Die Alternative für Deutschland (AfD) ist eine junge Partei Deutschlands, die 2017 erstmals ins Parlament eintrat. Ihre Sprache hat oft Skandale erregt (vgl. Leif 2017), demnach haben sich viele Sprachwissenschaftler damit aus verschiedenen Perspektiven beschäftig: Einige haben sich auf öffentliche Reden (vgl. Gür-Şeker 2019) fokussiert, andere auf linguistische Strategien im Grundsatzprogramm (vgl. Kämper 2017) oder in Landtagswahlkämpfen (vgl. Arenskrieger 2019); andere haben auch kontrastive (internationale) vergleiche aufgestellt (vgl. Gannuscio 2019). Niemand hat sich bisher allerdings damit auseinandergesetzt, wie man über diese Partei gesprochen wird: Genau dassoll zur leitenden Forschungsfrage meines Beitrags werden, der sich nicht als erschöpfende Darstellung versteht, sondern vielmehr als einführender (auch methodischer) Blick in das Problem. Das Korpus besteht aus Zeitungsartikeln, die unmittelbar nach den Bundestagswahlen veröffentlicht wurden (zwischen dem 25. und dem 30. September 2017), und die aus einigen der wichtigsten online zugänglichen deutschen Zeitungen stammten, sprich der Süddeutsche Zeitung, der Frankfurter Allgemeine Zeitung und Die Welt (vgl. Roessler 2014: 63ff.). Um diese Arbeit aber nicht nur auf Deutschland zu beschränken, wurden auch wichtige österreichische Zeitungen mit eingeschlossen, wie die Neue Kronenzeitung, die Kleine Zeitung und Kurier (vgl. Newman et al. 2016). Insgesamt werden zwölf Artikel (6 aus Deutschland und 6 aus Österreich) in Betracht gezogen. Von dem theoretischen Ansatz der vergleichenden Diskurslinguistik ausgehend werden zunächst die „diskursrelevanten“ Wörter berücksichtigt (vgl. Böcke et al. 2000: 20); danach wird man auf Sprachthematisierungen, Metaphorik und Argumentation eingehen (vgl. u. a. Niehr 2004, Czachur/Dreesen 2019, Wengeler 2019). Quantitativ wird die Untersuchung durch die Anwendung der Konkordanzsoftware AntConc gestützt. Wenn auch auf einem aus Platzgründen geringen Korpus basierend könnte die vorliegende Ermittlung wichtige Hinweise nicht mehr auf die Sprache der AfD, sondern über die AfD liefern, und damit könnte auch das Problem der „inszenierten Opfer-Rolle“ (Leif 2017: 27) der Partei neu behandelt werden. Darüber hinaus sollte die Internationalität des Korpus auch Ähnlichkeiten und Unterschiede zwischen den deutschen und österreichischen Publikationsmedien identifizieren.
Arenskrieger, Theresa (2019): ,Zuwanderung muss dort aufhören, wo die Identität des eigenen Volkes gefährdet wird’. Implizite Sprachstrategien im AfD-Landtagswahlkampf 2016. In: Schiewe, Jürgen / Niehr, Thomas / Moraldo, Sandro M. (Hgg.): Sprach(kritik)kompetenz als Mittel demokratischer Willensbildung. Bremen, S. 63-78.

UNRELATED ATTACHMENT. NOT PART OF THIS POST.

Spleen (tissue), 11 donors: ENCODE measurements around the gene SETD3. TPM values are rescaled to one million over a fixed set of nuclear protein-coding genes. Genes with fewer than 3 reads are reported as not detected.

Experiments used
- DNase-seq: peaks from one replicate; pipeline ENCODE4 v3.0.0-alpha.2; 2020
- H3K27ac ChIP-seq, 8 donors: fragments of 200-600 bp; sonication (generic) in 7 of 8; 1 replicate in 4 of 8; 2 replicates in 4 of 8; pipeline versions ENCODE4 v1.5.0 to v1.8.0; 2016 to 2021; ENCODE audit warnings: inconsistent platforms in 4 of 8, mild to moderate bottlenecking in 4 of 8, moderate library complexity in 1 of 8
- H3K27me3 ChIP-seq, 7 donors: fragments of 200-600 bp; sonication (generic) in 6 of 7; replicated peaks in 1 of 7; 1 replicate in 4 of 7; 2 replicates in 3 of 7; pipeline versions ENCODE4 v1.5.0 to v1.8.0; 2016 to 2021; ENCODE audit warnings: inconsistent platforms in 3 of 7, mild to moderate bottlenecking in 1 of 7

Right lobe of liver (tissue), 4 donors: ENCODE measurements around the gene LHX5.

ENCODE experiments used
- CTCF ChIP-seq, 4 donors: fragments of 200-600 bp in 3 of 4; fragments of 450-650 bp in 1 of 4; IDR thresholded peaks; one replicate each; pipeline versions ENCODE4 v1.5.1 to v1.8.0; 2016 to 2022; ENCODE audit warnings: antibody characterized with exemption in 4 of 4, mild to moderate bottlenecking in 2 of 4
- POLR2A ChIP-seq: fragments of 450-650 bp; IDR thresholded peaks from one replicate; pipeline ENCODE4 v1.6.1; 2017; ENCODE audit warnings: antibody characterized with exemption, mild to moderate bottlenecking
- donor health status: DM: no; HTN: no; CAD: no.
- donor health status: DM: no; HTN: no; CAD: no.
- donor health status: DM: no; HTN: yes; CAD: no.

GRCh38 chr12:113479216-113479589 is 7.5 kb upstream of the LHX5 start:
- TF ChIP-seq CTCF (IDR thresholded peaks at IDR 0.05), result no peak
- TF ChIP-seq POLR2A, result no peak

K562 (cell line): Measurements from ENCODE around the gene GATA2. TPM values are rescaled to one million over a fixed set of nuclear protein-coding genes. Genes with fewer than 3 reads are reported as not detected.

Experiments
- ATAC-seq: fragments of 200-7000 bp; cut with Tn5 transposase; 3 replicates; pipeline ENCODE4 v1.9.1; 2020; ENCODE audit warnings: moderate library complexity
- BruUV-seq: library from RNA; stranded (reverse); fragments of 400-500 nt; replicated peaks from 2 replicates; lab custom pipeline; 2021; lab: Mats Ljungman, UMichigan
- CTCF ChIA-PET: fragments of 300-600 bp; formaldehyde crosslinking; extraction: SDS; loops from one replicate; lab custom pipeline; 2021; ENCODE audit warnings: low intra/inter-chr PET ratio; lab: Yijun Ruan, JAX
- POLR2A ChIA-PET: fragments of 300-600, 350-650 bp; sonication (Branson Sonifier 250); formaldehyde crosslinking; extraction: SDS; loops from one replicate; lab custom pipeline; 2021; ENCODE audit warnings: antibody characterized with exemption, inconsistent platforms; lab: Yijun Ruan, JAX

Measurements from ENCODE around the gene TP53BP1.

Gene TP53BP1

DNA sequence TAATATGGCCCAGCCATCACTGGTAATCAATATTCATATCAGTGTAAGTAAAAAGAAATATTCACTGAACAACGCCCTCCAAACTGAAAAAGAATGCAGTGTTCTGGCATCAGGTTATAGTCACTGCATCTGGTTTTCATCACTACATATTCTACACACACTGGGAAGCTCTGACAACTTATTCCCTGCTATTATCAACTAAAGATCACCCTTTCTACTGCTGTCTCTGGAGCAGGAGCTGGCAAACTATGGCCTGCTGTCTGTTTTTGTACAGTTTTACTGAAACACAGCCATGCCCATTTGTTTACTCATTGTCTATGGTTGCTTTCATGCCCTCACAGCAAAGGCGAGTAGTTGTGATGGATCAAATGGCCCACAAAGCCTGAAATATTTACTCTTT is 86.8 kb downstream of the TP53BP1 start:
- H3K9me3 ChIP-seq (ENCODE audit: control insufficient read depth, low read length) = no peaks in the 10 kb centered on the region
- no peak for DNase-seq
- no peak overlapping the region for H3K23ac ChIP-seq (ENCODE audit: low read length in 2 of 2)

Böcke, Karin / Jung, Matthias / Niehr, Thomas / Wengeler, Martin (2000): Vergleichende Diskurslinguistik. Überlegungen zur Analyse internationaler und intralingualer Textkorpora. In: Böcke, Karin / Niehr, Thomas (Hrsg.): Einwanderungsdiskurse. Vergleichende diskurslinguistische Studien. Wiesbaden, S. 11-36.
Czachur, Waldemar / Dreesen, Philipp (2019): Vergleichende und Kontrastive Diskurslinguistik: Prämissen – Prinzipien – Probleme. In: Rocco, Goranka / Schafroth, Elmar (Hrsg.): Vergleichende Diskurslinguistik. Methoden und Forschungspraxis. Berlin, S. 59-91.
Gannuscio, Vincenzo (2019): ,Wir sind das (echte) Volk.’ Sprachliche Ausgrenzungsstrategien der rechtspopulistischen Propaganda der AfD und der Lega Nord. In: Schiewe, Jürgen / Niehr, Thomas / Moraldo, Sandro M. (Hgg.): Sprach(kritik)kompetenz als Mittel demokratischer Willensbildung. Bremen, S. 43-61.
Gür-Şeker, Derya (2019): Exklusionsstrategien in rechtspopulistischen Reden. Eine sprachkritische Annäherung mit Fokus auf Nomination, Prädikation und Metapherngebrauch im Diskurs über Migranten. In: Schiewe, Jürgen / Niehr, Thomas / Moraldo, Sandro M. (Hgg.): Sprach(kritik)kompetenz als Mittel demokratischer Willensbildung. Bremen, S. 79-97.
Leif, Thomas (2017): Tabubruch, Provokation, Opferstatus: Wie die AfD jenseits ihrer ,bürgerlichen‘ Fassade Politik betreibt, offenbart ihr Strategiepapier für das Wahljahr 2017. In: Ansgar Klein, Hans-Josef Legrand, Thomas Leif, Jan Rohwerder (Hgg.): Forschungsjournal Soziale Bewegungen. Berlin/Boston, Vol.30(2), S. 26-33.
Kämper, Heidrun D. (2017): Das Grundsatzprogramm der AfD und seine historischen Parallelen. Eine Perspektive der Politolinguistik. In: Sprachreport 33 (2017), H. 2, S. 1-21.
Niehr, Thomas (2004), Der Streit um Migration in der Bundesrepublik Deutschland, der Schweiz und Österreich. Eine vergleichende diskursgeschichtliche Untersuchung. Heidelberg.
Newman, Nic / Fletcher, Richard / Levy, David A. L. / Nielsen, Kleis Rasmus (2016): Reuters Institute Digital News Report 2016. Oxford University (Reuters Institute for the Study of Journalism) [online verfügbar unter: s3-eu-west 1.amazonaws.com/media.digitalnewsreport.org/wp-content/uploads/2018/11/Digital-News-Report-2016.pdf (letzter Zugriff: 05.12.2020)].
Roessler, Sophia (2014): Basiswissen für Dolmetscher – Deutschland und Italien. Berlin.
Wengeler, Martin (2019), Europäische Öffentlichkeiten. Überlegungen zur Methodik einer vergleichenden Diskurslinguistik mit Beispielen aus dem Flüchtlingsdiskurs. In: Rocco, Goranka / Schafroth, Elmar (Hrsg.): Vergleichende Diskurslinguistik. Methoden und Forschungspraxis. Berlin, S. 113-150.
Anthony Connor (University of Sheffield, UK): My Ladin or Yours? – Navigating Linguistic Authenticity in the Dolomites Ladin Community